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The Secret to Managing IT Risk


Want to know the secret to managing IT risks?

Drumroll please…

A Risk Management Plan.

Simple, huh?

So simple as to be, well, let’s say completely useless. Because if you knew the secret to consistently managing IT risks, you’d already be doing it, right?

But instead, you continue doing what you’ve always done with a gnawing apprehension that your worst nightmare is just around the corner. You are too busy to “add risk management” to your list of things to do.

The problem is that many CIOs – even the top-tier CIOs – lack an adequate grasp of their IT risks. Even these top dogs understand that they’re one event away from losing the farm. Which risks are greatest?

  • Data security breach with reputational harm
  • Regulatory risks
  • Social media
  • Recruiting and retaining qualified IT staff
  • Improper balance of outsourcing
  • Cloud technologies
  • Transition to agile methods
  • Disaster recovery
  • Outdated operating systems
  • Data on user-owned mobile devices
  • Third-party risks

But there is a way to give you a better chance of not only surviving, but thriving in the face of great uncertainty. A solid, well-grounded risk management plan can help you reduce threats and enhance opportunities. You will more consistently identify, evaluate, monitor and manage your risks. Perhaps you will even sleep a little better at night.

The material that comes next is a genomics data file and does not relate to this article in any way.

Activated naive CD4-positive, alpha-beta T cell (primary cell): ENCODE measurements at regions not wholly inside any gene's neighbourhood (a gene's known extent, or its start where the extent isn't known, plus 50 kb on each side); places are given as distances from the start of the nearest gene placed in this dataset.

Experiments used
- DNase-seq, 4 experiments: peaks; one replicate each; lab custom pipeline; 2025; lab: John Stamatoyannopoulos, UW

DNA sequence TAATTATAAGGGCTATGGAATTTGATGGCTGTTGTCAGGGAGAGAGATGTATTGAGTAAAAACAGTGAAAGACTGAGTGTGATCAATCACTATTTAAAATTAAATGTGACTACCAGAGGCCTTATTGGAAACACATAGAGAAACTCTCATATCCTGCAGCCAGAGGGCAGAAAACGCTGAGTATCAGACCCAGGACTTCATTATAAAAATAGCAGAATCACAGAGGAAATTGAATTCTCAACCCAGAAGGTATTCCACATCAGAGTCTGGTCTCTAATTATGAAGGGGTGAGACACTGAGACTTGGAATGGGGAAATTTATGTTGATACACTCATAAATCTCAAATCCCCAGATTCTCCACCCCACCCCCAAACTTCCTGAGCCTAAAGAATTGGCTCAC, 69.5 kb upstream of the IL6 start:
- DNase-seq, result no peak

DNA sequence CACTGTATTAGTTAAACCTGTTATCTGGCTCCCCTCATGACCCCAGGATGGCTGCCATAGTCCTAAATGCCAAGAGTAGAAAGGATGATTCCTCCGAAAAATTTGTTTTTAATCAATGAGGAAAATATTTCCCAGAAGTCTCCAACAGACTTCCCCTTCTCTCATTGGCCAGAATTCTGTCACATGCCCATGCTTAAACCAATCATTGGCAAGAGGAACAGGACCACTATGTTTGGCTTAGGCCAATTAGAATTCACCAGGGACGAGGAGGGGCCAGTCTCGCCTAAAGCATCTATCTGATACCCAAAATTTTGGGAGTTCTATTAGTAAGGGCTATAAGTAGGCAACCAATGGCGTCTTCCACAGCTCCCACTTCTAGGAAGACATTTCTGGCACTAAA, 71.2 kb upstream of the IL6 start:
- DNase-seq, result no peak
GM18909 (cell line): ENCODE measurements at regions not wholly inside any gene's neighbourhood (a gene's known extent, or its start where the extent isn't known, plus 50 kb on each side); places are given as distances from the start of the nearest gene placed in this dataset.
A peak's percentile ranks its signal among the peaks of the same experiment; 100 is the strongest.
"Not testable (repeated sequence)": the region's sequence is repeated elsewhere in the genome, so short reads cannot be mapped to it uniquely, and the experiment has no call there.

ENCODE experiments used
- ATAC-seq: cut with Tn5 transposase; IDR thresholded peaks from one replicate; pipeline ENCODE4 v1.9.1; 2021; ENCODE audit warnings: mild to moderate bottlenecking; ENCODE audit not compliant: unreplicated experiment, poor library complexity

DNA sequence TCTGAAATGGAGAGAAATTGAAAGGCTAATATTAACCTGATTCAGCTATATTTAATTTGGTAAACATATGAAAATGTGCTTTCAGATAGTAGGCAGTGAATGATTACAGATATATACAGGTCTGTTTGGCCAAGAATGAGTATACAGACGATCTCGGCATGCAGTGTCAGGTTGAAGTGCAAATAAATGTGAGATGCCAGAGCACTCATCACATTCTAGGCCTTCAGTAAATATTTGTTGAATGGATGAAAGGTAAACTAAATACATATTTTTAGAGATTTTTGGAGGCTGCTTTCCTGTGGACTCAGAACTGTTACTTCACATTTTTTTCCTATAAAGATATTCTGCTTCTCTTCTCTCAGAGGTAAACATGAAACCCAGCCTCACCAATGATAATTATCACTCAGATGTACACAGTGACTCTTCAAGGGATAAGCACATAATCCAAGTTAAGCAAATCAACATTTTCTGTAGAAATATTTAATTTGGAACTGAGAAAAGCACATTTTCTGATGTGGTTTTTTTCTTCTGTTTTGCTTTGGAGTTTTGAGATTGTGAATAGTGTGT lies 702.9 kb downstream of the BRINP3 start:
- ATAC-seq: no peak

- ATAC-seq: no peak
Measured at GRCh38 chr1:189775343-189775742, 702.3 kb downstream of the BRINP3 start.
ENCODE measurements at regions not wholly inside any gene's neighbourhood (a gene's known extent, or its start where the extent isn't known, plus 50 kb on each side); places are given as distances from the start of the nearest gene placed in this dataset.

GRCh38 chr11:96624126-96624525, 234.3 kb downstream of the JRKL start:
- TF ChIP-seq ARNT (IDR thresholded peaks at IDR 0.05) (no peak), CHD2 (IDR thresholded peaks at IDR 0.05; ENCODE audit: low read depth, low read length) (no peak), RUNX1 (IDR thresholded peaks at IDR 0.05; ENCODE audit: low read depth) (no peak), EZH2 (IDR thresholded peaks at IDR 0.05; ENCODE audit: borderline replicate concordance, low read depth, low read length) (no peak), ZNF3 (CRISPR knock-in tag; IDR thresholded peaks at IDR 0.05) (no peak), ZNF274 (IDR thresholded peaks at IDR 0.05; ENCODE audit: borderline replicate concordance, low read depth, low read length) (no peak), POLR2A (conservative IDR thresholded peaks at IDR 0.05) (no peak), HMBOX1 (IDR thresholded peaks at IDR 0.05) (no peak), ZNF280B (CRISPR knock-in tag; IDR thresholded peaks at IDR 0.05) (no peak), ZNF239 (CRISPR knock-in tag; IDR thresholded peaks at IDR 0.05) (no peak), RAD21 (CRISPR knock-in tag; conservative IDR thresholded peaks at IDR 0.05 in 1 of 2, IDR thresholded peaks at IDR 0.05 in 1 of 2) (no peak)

Let’s not kid ourselves on this matter. Risk management is not an easy ride or quick fix. You must define your risk management plan and diligently follow the process to gain the desired results.

The Things Every Risk Management Plan Has in Common

The risk management plan is not an activity that we do once. The bulk of the time will be in the initial definition of the plan, but you need to periodically review and update the plan. IT risk management plans typically include:

IT Department Risk Background. Describe how your department supports your company’s strategic plan and why IT is important. Are the current and upcoming projects like other projects the company has completed in the past or is this project portfolio out of the ordinary (and therefore riskier)? How complex are the projects? What parts of the project are most risky? How much experience does the team have in managing risks?

Methodology. Describe how you will identify risks, assess risks, perform risk response planning, and monitor risks at a department, portfolio, program, and project level.

Roles and responsibilities. Who will perform which risk management activities? Consider designing a responsibility chart/matrix. List roles such as department managers, program managers, project managers, risk owners, project teams and stakeholders, along with their responsibilities.

Timing. Define how often you will perform risk management activities.

Risk Categories. Define the categories for your risks. Standard project categories include schedule, scope, quality, and budget. You may wish to define a risk breakdown structure (RBS) that provides a cascading list of categories and sub-categories. For example, you may have higher level department categories for operational failures, reputational risks, and legal risks.